Queensland Art Gallery | Gallery of Modern Art

What response should I expect to receive from QAGOMA?

If QAGOMA is satisfied that the work’s provenance has been established we will provide you, where appropriate, with:

  • information on the provenance and due diligence research that was conducted in accordance with QAGOMA’s policies and procedures; and
  • any other information available on our website or elsewhere.

QAGOMA will also allow the lender an opportunity to respond to the claim or enquiry made and will provide you with an outline of the lender’s response.

What happens if QAGOMA determines that a claim is justified?

If QAGOMA determines that a legitimate claim is made prior to importation to Australia, we will assess whether or not it is appropriate to continue with the loan in accordance with the terms of the Loans Policy and Provenance and Due Diligence Policy.

Please note that after the work has been imported into Australia, protection under the Act cannot be revoked regardless of the integrity of the claim made.

Asian Art Provenance Research

QAGOMA observes the UNESCO Convention on the Means of Prohibiting and Preventing the Illicit Import, Export and Transfer of Ownership of Cultural Property 1970, to which Australia is a signatory. The Gallery follows stringent procedures to establish detailed provenance documentation and proof of ownership and origin, adhering to Australian and international museum best practice, including the Australian Government's Best Practice Guide to Collecting Cultural Material, Museums Australia's Code of Ethics for Art, History & Science Museums and the ICOM Code of Ethics for Museums. The Gallery consults lost and stolen art registers and local organisations where appropriate.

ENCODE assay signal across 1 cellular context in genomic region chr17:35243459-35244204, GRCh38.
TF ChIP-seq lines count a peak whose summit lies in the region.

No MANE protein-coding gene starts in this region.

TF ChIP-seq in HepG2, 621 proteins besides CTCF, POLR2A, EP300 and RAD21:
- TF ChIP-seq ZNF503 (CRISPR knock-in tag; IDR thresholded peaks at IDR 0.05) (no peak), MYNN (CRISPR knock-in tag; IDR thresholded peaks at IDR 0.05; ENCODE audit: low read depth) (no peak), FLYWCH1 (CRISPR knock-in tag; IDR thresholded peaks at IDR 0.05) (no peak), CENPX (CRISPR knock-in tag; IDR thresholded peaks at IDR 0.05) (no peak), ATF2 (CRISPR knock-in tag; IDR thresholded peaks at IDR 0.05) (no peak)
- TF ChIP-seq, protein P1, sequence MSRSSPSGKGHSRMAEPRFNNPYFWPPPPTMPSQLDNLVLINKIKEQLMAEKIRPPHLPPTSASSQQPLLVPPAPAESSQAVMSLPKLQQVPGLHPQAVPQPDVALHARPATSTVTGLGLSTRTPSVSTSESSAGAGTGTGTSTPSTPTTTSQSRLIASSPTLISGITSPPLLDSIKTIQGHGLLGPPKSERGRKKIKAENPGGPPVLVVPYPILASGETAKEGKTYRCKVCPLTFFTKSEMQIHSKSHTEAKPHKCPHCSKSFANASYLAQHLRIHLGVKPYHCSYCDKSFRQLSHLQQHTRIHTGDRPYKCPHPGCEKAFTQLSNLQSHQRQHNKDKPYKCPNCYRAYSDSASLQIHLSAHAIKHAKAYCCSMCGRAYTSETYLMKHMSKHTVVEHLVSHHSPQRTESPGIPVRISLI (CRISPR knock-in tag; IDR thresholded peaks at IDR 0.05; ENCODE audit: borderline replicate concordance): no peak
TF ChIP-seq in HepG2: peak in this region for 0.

The Gallery has embarked on a project to research the provenance and compile further documentation of works within the Asian Art Collection. QAGOMA acknowledges recent allegations of fraudulent dealings in international antiquities and the introduction of new guidelines by the Federal Government with respect to the handling and collection of this material. While this is a small Collection area for the Gallery, a small group of objects have been identified as requiring further research. These include works with incomplete chain of titles, or those requiring further evidence of provenance details.

It is important to note:

  • No claims have been made against the works of art listed here.
  • Gaps in provenance do not indicate that a work of art was looted or stolen. In some cases, this is a reflection of the age of the works in question and their history of collection over long periods of time
  • The Gallery has never purchased works from Subhash Kapoor.

Asian art objects with incomplete provenance

The Gallery welcomes any information that may cast light on gaps on the provenance of these works. The supplied chain of ownership for these objects is currently being reviewed and further research is underway. Details may be refined and updated as research progresses.